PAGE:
Chris Lord

Contemporary Photographic Art & Travel Photography By Chris Lord

I like to say that I am the Head Pixie and Pixel Pusher at Pixielated Pixels which is the name of my rather eclectic photography website. I'm from Brighton, by the sea. The UK born and bred and still an Englishman at heart. However, I have been New York City-based for longer than I care to remember! In Brighton, when I was a child, there was a small museum/art gallery in town that was free to visit and in that museum were galleries of paintings that included a whole room full of work by several surrealists including many works by Rene Magritte. These attracted me and I would often go there to gaze at the peculiar art and I think that that started the whole thing off for me. There were also other rooms full of various skeletons and taxidermy animals. And a room full of art-deco furniture which contained some things designed by Salvador Dali. All of these curiously strange things fascinated me and influenced the things I am drawn to even today. I do like to flirt a little with the dark side!

At around 13 years of age I borrowed an old 1940s bellows-type Kodak camera, that my mother owned, and took it off to Italy on a school trip. It was a decades-old, vintage device, even then but shooting in black and white at places like Pompeii with this clunky 12 shot 120 roll film camera got me hooked on photography for life.

In the early 1980s, having finally upgraded to Nikon SLR Cameras, I created a darkroom in the middle of my apartment, which was a damn nuisance but I made it work giving up on an entire dining area and draping it in blackout fabric. However, even though I produced a bunch of decent looking “Cibachromes,” pouring evil-smelling chemicals in and out of containers and waiting for that timer to buzz in the dark was not my idea of fun. A few years later I got married again and had to remove the darkroom and sell off the equipment for the sake of domestic peace. Just before that in 1986, I discovered the Amiga Computer and bought one on the first day they were available in New York City.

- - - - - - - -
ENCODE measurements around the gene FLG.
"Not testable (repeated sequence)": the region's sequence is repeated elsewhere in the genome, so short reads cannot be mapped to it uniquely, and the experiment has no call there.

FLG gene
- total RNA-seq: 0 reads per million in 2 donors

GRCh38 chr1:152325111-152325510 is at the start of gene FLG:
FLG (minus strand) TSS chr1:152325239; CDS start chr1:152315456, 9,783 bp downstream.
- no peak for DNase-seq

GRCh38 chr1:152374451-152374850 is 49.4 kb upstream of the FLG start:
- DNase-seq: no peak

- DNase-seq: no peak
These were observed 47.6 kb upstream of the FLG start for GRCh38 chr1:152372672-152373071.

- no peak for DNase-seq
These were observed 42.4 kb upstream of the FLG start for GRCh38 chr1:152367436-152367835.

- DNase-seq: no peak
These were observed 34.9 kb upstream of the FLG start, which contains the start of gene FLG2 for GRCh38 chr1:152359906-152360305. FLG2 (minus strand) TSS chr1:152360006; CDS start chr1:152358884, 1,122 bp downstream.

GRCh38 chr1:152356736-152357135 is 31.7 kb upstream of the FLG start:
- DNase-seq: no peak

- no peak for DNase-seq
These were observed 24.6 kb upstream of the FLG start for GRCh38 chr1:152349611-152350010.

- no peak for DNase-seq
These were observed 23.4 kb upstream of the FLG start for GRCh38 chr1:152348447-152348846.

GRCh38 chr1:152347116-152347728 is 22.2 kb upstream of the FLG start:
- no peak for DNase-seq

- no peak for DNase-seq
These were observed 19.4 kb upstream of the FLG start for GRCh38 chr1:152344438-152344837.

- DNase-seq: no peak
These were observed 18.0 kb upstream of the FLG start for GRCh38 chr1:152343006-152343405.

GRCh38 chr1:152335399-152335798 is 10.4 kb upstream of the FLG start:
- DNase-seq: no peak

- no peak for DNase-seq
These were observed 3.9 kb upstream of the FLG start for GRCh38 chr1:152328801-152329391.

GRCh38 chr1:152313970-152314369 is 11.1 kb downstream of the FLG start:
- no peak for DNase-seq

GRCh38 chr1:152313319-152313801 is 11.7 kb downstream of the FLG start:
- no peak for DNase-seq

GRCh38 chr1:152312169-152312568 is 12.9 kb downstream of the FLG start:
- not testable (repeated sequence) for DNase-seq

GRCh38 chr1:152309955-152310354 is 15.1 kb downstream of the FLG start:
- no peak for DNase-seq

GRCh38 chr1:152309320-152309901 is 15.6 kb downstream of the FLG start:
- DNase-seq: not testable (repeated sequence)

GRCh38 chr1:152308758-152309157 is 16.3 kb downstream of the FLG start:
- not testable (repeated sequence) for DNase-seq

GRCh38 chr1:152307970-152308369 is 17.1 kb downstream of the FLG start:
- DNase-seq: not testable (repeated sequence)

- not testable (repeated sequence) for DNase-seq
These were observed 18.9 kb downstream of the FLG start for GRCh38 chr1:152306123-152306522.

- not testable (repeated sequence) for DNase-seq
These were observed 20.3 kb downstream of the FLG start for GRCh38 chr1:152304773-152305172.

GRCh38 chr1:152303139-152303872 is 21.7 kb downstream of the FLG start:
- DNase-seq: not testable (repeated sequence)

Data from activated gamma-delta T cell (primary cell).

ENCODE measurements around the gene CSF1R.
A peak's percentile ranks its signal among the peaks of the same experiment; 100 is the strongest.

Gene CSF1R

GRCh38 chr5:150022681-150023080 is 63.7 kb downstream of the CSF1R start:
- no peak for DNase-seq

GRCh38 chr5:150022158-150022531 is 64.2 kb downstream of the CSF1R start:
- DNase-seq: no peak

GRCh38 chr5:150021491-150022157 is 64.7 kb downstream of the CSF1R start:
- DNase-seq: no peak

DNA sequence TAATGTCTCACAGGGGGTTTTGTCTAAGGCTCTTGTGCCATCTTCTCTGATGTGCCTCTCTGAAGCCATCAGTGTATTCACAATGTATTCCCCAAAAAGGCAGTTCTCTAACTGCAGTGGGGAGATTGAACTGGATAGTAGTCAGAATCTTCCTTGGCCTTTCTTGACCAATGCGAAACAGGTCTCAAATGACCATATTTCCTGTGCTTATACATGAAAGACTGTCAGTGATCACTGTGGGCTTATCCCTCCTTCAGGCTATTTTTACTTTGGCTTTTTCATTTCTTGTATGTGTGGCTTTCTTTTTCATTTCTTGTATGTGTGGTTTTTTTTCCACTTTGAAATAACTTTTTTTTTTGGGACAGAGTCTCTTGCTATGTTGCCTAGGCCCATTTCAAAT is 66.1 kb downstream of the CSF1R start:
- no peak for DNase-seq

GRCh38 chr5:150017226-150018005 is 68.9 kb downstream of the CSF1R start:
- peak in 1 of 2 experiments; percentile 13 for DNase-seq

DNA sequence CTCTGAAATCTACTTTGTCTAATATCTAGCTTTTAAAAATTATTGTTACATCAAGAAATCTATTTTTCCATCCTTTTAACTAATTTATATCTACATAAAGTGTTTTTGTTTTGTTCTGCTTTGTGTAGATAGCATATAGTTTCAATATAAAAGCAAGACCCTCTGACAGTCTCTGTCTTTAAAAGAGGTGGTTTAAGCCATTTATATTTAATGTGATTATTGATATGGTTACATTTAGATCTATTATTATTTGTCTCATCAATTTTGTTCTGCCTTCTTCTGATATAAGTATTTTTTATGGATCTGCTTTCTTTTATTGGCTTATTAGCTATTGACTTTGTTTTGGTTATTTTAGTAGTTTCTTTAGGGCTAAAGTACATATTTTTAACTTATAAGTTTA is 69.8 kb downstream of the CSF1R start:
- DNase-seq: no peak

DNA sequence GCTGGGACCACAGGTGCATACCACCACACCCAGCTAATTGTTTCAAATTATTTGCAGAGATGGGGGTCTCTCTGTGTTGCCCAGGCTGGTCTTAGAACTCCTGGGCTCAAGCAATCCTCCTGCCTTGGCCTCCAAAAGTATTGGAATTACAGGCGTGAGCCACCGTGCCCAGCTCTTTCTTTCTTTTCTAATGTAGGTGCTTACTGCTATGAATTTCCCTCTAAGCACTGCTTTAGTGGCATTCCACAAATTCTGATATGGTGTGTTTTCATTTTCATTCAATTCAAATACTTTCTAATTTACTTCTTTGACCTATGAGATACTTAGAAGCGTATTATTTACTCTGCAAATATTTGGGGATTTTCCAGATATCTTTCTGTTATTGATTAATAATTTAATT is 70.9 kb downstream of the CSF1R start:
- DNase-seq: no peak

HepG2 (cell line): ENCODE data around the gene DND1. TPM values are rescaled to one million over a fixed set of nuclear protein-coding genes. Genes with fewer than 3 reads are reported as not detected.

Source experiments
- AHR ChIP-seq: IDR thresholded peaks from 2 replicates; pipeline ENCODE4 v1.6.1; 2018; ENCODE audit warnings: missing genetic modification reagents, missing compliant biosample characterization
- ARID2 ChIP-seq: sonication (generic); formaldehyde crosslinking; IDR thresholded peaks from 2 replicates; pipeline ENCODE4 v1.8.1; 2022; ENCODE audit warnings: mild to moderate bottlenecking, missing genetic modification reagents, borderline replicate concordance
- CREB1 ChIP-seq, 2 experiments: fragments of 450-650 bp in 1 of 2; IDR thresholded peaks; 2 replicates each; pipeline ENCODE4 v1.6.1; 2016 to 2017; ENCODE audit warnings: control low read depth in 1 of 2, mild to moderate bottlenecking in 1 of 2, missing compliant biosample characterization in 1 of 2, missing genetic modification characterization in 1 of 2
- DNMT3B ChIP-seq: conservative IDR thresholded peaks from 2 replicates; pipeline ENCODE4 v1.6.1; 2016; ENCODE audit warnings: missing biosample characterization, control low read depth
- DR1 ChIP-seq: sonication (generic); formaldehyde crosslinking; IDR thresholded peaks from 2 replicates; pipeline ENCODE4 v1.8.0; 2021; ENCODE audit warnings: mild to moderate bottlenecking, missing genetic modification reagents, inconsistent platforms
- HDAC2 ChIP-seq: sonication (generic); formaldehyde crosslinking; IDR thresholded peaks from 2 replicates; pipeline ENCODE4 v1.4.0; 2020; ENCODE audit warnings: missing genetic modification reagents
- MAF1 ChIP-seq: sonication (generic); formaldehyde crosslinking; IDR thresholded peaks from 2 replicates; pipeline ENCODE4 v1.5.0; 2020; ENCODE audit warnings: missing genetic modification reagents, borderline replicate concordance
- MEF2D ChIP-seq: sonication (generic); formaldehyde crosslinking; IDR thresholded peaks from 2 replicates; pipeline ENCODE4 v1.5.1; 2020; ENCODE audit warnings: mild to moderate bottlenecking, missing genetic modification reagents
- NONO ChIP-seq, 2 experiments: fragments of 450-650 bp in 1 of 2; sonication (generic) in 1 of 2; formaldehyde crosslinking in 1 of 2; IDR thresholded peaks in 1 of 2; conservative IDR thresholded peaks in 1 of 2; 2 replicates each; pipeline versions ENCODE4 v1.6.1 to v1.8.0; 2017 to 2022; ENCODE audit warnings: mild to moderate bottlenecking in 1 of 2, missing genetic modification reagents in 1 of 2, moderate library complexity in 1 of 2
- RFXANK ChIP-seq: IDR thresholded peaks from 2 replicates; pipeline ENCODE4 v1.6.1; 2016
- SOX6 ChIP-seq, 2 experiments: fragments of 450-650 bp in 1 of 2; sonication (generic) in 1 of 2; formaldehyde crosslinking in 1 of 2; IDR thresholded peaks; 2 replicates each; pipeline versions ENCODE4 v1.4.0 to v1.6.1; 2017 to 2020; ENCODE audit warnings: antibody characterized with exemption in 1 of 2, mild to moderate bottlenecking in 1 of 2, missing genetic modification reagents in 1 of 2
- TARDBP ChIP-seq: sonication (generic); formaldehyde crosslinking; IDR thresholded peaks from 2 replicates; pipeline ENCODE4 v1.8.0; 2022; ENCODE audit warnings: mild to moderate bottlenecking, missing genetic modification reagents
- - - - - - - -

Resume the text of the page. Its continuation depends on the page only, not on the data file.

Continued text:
Around the time that I had to get rid of my darkroom, I discovered that I could actually digitize my slides using a black and white closed-circuit TV camera. It involved making three exposures through the red, green and blue filters of a motorized color wheel and software could put these monochrome pictures back together and combine them to create a color picture. I was then able to view this image on the screen and manipulate it to some degree. I had discovered heaven. Before digital and for as long as I could remember I had been shooting slides and every time the boxes arrived in the mail I would rush to open them and take a look. It was always the same, I would pick up slide after slide and just go meh! Disappointment always sets in. The images that the camera had taken never matched what my mind had imagined I had seen. Now being able to manipulate an image, I could finally create the images that I had in my head. Perhaps a trifle over the top for the purist photographers among us especially back in the day, never-the-less these new style images made me a very happy shooter.

After a few years working with “The Art Department” an early software program on the Amiga my passion finally morphed around 1994 into a love of working in Adobe Photoshop (just version 3 at the time) on the PC. At first, I played with the built-in filters and created images that although different were not particularly creative or good. But I progressed and at some point, I attended a few one-day seminars put on by Scott Kelby’s N.A.P.P. which came to town twice a year. Watching “The Photoshop Guys,” who were expert teachers, demonstrate this complex software, live right in front of me, allowed me to grasp concepts and methods for doing many things in Photoshop that I hadn’t yet realized were possible and my skills grew so that I could create freely and do so in an even more powerful way. Eventually, the software began to become intuitive and I could think about what I wanted to do rather than how to do it. I could work towards a pre-visioned idea rather than fooling around to see what happened and accepting the result when something good finally happened. Now I often have the final image in my mind when I click the shutter on the camera.

Adobe Lightroom and Photoshop are now my staple workflow programs and I use parts of several “plug-in” bundles from onOne, Topaz and Google’s NIK collection. When using these time savers I avoid the “presets” and tend to use a little bit of one and a bit of another, then perhaps a touch of yet another, just as I did with recipes when I was a chef. I’m quite happy to distort pixels, stretch images, remove parts of an image, add parts from another image, replace or overlay skies, add textures and grunge and generally annoy the hell out of the purists. Reality is rather overrated has become my mantra! Many people who saw my images, as I progressed, told me that I should do something with my work but due to the pressures of a frenzied and stressful career as a chef and food service operations director, I found very little time to devote to my hobby.